Regards,

H.
Pierre Aronax
2003-09-05 21:45:09 UTC
Permalink
Post by Francesino
We are all - perhaps too stiff, I know - disappointed by the last
developments: too many mistakes in a short time!
Do you mean his marriage? Sorry to be a little inquisitorial, but since you
seem to be the only Italian who supports the Savoy cause in this group, I am
curious of your opinion on the princes.

Pierre
francesino
2003-09-08 08:35:57 UTC
Permalink
Post by Pierre Aronax
Do you mean his marriage? Sorry to be a little inquisitorial, but since you
seem to be the only Italian who supports the Savoy cause in this group, I am
curious of your opinion on the princes.
Well, I did'nt mean to be elusive - it's that often I do not have many time
to dedicate to the forum.

Yes, I mean the marriage above all. Given my personal opinion on the
succession matter, it is anyway a fact that there is a growing group
contesting the headship of the House. In this situation the choice of this
bride, and the out-and-abouts of the marriage is extremely impolitic to say
the least (and only strenghten the idea that EF is untenable).

This, summed up with the last choices of the Crown Prince "counselors" (a
bunch of fool parvenus) re: the House of Savoy and the present Republic ,
has greatly harmed the House consideration...

But you are French, if I understand correctly: what do you say on the
marriage de l'autre côté des Alpes?

Regards,

H.
Lorenzo Da Pra Galanti
2003-09-09 08:36:28 UTC
Permalink
Post by francesino
Post by Pierre Aronax
Do you mean his marriage? Sorry to be a little inquisitorial, but since
you
Post by Pierre Aronax
seem to be the only Italian who supports the Savoy cause in this group, I
am
Post by Pierre Aronax
curious of your opinion on the princes.
I also put myself in the group of the Savoy supporters, as they
represent the unity and independence of Italy. The fact that the
present representatives of the family (all but, as far as I know, the
Duke of Apulias) apear to be inadequate to the task is a shame, and
surely reduces the already slim possibilities of a restablishment of
the monarchy in Italy (from 0.1% to 0.0001%...).

My impression, without any documentary support, is that Vittorio
Emanuele is better than they represent him, but his personality is too
weak and he is easily manipulated by some of his advisors. These
aspects are worsened in Emanuele Filiberto. Moreover, his sole
interests until very recently were women and cars. I hope his future
wife is not going to have a hard life with him.
Post by francesino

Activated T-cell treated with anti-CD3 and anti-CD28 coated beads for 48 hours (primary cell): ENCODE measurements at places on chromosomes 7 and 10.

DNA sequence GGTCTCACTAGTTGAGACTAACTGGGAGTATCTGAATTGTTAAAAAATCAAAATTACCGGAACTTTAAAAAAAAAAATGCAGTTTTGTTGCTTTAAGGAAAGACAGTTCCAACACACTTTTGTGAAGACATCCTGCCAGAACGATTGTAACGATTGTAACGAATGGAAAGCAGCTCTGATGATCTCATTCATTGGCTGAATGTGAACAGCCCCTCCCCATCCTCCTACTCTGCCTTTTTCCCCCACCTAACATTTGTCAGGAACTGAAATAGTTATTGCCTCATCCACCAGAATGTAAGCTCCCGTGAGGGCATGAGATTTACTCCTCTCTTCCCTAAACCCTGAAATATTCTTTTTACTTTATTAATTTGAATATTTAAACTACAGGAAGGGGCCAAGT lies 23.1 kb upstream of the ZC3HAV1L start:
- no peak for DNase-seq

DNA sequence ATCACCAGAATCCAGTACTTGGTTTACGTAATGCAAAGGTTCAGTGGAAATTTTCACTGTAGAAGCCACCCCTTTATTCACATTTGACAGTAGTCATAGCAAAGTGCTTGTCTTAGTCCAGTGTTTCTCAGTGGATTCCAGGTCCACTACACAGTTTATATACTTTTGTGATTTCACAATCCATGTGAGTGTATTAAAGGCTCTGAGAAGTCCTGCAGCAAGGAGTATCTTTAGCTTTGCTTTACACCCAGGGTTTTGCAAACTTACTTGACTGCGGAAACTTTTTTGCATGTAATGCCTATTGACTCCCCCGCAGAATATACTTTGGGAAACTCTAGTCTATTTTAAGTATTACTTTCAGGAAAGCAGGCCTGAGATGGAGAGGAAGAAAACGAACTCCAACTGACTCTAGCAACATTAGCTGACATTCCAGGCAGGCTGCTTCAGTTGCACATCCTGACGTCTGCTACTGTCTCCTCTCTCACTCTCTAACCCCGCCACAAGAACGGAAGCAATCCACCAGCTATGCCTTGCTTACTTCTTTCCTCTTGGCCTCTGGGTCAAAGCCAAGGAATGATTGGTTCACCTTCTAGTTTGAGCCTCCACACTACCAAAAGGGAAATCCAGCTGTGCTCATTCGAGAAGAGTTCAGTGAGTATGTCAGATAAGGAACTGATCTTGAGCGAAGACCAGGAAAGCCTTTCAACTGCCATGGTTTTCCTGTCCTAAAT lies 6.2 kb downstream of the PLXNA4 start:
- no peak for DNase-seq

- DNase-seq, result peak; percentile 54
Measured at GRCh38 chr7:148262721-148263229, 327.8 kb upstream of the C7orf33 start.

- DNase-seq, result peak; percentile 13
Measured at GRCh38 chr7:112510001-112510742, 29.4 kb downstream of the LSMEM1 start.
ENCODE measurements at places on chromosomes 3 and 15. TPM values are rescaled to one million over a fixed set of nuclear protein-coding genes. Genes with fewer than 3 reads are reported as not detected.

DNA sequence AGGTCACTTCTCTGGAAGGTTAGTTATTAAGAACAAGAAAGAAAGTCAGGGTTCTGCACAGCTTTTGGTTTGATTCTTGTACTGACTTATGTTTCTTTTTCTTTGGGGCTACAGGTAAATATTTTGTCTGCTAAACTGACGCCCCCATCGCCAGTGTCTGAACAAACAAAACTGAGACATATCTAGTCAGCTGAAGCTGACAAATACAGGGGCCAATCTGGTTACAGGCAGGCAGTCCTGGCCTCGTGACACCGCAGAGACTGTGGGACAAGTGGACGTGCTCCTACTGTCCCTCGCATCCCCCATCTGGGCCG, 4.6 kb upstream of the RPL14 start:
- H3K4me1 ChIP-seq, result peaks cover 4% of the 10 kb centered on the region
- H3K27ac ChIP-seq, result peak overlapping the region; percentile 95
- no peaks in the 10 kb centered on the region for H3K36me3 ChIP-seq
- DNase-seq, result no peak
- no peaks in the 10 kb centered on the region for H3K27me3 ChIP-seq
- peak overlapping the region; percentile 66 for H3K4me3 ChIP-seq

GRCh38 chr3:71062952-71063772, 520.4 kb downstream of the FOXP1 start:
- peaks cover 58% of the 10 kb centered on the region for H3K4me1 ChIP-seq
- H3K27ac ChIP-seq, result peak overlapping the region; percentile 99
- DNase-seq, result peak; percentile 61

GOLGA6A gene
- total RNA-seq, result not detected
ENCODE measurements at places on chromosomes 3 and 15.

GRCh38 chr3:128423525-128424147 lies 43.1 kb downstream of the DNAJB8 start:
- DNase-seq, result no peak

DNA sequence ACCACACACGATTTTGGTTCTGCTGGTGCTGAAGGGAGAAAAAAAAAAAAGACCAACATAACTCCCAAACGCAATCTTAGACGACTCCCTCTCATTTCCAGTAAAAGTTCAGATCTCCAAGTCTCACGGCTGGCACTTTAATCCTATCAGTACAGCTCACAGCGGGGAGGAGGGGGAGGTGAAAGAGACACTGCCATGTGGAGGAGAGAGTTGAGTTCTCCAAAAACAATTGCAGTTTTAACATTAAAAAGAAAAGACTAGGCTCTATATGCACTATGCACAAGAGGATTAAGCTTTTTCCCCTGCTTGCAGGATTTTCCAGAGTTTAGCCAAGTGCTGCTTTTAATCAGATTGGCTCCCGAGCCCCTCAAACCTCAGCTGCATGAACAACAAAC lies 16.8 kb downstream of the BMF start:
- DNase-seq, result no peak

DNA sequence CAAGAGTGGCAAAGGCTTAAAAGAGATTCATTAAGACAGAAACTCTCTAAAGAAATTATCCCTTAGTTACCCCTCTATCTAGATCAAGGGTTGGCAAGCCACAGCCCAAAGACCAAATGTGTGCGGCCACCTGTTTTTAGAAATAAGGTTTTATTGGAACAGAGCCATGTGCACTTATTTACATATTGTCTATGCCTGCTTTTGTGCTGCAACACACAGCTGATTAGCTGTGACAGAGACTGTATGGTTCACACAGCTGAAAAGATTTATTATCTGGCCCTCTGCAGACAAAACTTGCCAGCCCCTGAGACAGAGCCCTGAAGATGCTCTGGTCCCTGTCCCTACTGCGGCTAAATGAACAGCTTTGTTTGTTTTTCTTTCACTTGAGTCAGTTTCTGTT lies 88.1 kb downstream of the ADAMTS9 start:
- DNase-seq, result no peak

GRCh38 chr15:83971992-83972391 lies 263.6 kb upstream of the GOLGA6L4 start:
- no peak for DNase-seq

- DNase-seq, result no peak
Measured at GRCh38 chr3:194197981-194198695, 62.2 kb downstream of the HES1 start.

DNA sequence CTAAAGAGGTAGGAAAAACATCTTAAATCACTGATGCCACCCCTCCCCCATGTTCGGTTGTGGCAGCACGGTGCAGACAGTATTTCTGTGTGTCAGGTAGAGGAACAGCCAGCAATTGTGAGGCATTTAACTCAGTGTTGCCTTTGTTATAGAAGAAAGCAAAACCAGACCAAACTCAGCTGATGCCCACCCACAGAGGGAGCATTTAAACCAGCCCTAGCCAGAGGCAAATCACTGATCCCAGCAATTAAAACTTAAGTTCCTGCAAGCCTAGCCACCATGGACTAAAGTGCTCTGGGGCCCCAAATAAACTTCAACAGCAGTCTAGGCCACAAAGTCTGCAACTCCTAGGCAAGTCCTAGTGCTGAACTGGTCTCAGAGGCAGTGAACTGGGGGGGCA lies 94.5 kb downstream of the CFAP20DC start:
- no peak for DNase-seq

Well, I did'nt mean to be elusive - it's that often I do not have many time
to dedicate to the forum.
Yes, I mean the marriage above all. Given my personal opinion on the
succession matter, it is anyway a fact that there is a growing group
contesting the headship of the House. In this situation the choice of this
bride, and the out-and-abouts of the marriage is extremely impolitic to say
the least (and only strenghten the idea that EF is untenable).
This, summed up with the last choices of the Crown Prince "counselors" (a
bunch of fool parvenus) re: the House of Savoy and the present Republic ,
has greatly harmed the House consideration...
But you are French, if I understand correctly: what do you say on the
marriage de l'autre côté des Alpes?
Regards,
H.
Pierre Aronax
2003-09-04 16:43:49 UTC
Permalink
Post by Guy Stair Sainty
says...
<...>
Post by Guy Stair Sainty
This is actually a good and interesting forum (it was on vacation
in late July and august, so the last post on the Savoia subject,
which in any case the moderator has closed, came only slightly
after the announcement by EF of his engagement) and interesting
on a number of other subjects also.
I look forward to reading what you think of the arguments.
Thank you very much for the link to the forum: it is extremely interesting,
and I didn't realized that the Victorian Statute deprived not only the
posterity of the dynast marrying unequally but also himself, which changes a
little the picture! It is clear that things are much more complex than I
thought. We are perhaps dealing with a "Pragmatica-like" debate: did the
Albertinian Statute erase the Victorian Laws, like the Spanish Constitutions
erased (in my opinion) all previously existing rule of succession
contradicting them? Things are a little different here nevertheless, since
the Spanish Constitution detailed carefully the rules of succession, leaving
no space for a "pragmatical" succession, when the Albertinian Statute only
says vaugely that "the throne is hereditary according to the Salic law" ("il
Trono è ereditario secondo la legge salica"), which gives more field for the
survival of pre-Constitutional rules of succession: one can argue
nevertheless that, even if "Salic law" does not mean here a particular law
(one would have expected rather the Burgondian law than the salic :) ), it
shapes nevertheless an order of succession (since "according to the Salic